What that model illustrates is that conservatism, just like socialism, is inherently a form of liberal democracy. However, as socialism goes further to the left and conservatism goes further to the right, liberal democracy loses purchase and yields, first to illiberal democracy, then to authoritarianism and finally, left and right reach the top, totalitarianism.

Monbiot appears to argue that true conservatism, of the liberal democratic tradition as espoused by Edmund Burke and others, has been supplanted by "exclusive conservatism" of the illiberal democracy style, and may be headed for the 2 O'clock slot - authoritarianism/plutocracy/autocracy. I expect he's probably right.

Dead center bottom is progressive, liberal democracy. We have drifted loose of that mooring ourselves. Harper succeeded in shifting Canada's political centre well to the right of bottom dead center liberal democracy and the others followed in trail, largely abandoning progressivism along the way.

I have argued that progressivism should not be the exclusive preserve of the Left. Read Burke or Lincoln or Roosevelt and you'll find that progressive principles can and should be integral but only to the group Monbiot labels "true conservatives." I don't know they're capable of surviving in a neoliberal political/economic order.

Owen Gray said...

We seem to have forgotten, Mound, that one of our major parties used to call itself the Progressive Conservative Party.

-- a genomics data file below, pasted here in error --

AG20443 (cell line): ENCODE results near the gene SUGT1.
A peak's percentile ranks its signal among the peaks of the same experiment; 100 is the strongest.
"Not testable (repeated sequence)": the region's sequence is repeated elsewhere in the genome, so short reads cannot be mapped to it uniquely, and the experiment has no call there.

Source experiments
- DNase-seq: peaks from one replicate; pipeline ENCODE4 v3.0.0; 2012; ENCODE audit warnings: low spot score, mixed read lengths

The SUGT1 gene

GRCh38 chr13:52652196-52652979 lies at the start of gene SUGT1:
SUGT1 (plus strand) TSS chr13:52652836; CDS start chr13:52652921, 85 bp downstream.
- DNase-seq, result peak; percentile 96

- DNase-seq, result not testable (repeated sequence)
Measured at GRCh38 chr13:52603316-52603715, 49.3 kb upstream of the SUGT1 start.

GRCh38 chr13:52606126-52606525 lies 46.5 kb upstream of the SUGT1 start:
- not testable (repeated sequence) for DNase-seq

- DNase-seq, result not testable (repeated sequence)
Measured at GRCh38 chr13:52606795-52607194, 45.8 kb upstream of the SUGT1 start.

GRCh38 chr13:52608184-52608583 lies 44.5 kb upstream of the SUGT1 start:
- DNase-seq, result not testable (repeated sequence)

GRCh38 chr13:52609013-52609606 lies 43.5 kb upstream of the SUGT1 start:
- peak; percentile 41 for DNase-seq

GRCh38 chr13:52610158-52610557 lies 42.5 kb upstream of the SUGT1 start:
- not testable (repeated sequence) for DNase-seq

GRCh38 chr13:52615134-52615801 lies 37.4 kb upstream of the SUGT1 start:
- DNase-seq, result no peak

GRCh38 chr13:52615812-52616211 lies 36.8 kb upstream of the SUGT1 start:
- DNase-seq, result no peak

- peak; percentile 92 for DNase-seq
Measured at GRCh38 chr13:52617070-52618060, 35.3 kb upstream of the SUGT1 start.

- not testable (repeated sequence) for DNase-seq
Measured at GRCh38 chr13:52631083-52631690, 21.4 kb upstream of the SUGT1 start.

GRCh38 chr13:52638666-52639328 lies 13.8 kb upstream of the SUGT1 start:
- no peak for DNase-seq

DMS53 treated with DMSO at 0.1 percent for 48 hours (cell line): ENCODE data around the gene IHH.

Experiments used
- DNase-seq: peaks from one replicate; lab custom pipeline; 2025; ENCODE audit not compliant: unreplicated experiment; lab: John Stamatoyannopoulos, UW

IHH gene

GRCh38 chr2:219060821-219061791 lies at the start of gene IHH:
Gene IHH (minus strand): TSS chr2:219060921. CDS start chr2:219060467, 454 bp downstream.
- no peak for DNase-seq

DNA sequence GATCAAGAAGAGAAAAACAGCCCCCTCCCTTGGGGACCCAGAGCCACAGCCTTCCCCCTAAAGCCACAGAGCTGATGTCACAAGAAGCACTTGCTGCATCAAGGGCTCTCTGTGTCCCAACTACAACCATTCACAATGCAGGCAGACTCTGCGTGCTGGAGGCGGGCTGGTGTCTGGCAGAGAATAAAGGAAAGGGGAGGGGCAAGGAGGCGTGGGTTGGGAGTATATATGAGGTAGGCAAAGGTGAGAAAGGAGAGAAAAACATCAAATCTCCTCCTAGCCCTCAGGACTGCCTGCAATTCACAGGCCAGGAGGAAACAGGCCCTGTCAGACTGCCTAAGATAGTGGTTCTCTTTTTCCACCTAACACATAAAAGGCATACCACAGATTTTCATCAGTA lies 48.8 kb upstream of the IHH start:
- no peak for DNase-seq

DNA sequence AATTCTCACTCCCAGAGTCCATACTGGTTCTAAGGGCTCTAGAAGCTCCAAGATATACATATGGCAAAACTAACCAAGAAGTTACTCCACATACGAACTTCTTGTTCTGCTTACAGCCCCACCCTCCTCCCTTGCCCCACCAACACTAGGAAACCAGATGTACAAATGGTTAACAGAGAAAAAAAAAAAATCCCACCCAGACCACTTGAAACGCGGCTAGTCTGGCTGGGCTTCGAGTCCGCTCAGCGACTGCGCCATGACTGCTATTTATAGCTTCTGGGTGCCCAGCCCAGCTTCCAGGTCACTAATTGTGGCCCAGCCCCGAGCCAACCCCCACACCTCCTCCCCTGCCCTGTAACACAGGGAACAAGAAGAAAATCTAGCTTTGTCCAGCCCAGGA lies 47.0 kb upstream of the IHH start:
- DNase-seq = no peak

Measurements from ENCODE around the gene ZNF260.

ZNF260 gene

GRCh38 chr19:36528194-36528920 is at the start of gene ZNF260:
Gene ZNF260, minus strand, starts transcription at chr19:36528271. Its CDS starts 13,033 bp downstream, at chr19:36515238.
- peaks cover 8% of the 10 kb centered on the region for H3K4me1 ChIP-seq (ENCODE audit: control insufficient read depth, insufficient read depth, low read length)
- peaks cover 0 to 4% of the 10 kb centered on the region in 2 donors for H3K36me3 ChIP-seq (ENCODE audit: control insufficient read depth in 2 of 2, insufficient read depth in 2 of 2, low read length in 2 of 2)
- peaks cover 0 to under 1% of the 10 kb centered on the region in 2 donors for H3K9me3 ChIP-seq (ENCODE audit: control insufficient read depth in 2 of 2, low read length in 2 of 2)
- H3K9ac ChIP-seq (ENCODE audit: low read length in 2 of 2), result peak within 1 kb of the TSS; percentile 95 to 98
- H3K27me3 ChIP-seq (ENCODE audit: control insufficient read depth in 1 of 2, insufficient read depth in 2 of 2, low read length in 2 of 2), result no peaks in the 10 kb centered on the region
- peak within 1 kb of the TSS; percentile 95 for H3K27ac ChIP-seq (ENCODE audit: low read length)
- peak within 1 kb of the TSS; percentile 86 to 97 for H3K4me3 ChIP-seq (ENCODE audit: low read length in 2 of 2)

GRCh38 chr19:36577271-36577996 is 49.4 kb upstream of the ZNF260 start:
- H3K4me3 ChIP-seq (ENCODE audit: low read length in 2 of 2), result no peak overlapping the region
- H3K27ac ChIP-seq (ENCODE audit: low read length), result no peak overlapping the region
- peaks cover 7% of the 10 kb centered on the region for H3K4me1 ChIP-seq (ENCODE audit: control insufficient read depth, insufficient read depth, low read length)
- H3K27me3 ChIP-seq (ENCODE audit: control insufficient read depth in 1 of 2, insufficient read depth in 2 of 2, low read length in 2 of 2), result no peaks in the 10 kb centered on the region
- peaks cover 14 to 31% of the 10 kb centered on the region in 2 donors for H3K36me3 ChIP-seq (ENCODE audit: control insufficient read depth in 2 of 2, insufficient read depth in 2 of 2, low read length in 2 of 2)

Steve said...

Conservatism is an oxymoron, there is no conserve and no ism, its purely about power. Conservatives believe that an invisible hand dictates, or maybe they dont just like no one believes Jesus mother was a virgin.

Owen Gray said...

Modern conservatives are obsessed by the market, Steve. But the conservatism which Edmund Burke espoused was concerned with much more than economics.

Anonymous said...

I prefer John Stuart Mill's concise and precise definition of Conservatives as people.
Who was it Owen, that noted Conservatism is simply based on Justifying Selfishness.
FYIGM, if you will.

Scotty on Denman said...

One of the problems with defining conservatism these days is that the name has been usurped or misappropriated by essentially non-conservative agencies. It also doesn't help when nominal conservatives evoke history to justify conserving hegemony of wealth and power in a world where frontiers have run out. Ultimately it's perverse to relate conservatism to its opposite: the consumption of the golden egg and the destruction of the goose that laid it.

Harper's so-called "Conservatives" are actually neo-rightists who usurped a Western conservative party that wanted liberation from what it saw as Eastern domination, and who destroyed a Tory party that wanted to stay progressive; with Tories and Reformers displaying such activism, it's small wonder the neo-right could get away with styling itself as a return to true conservative values by preaching that government should be nothing more than a passive arbiter of capitalism. Neo-rightists are anything but conservative.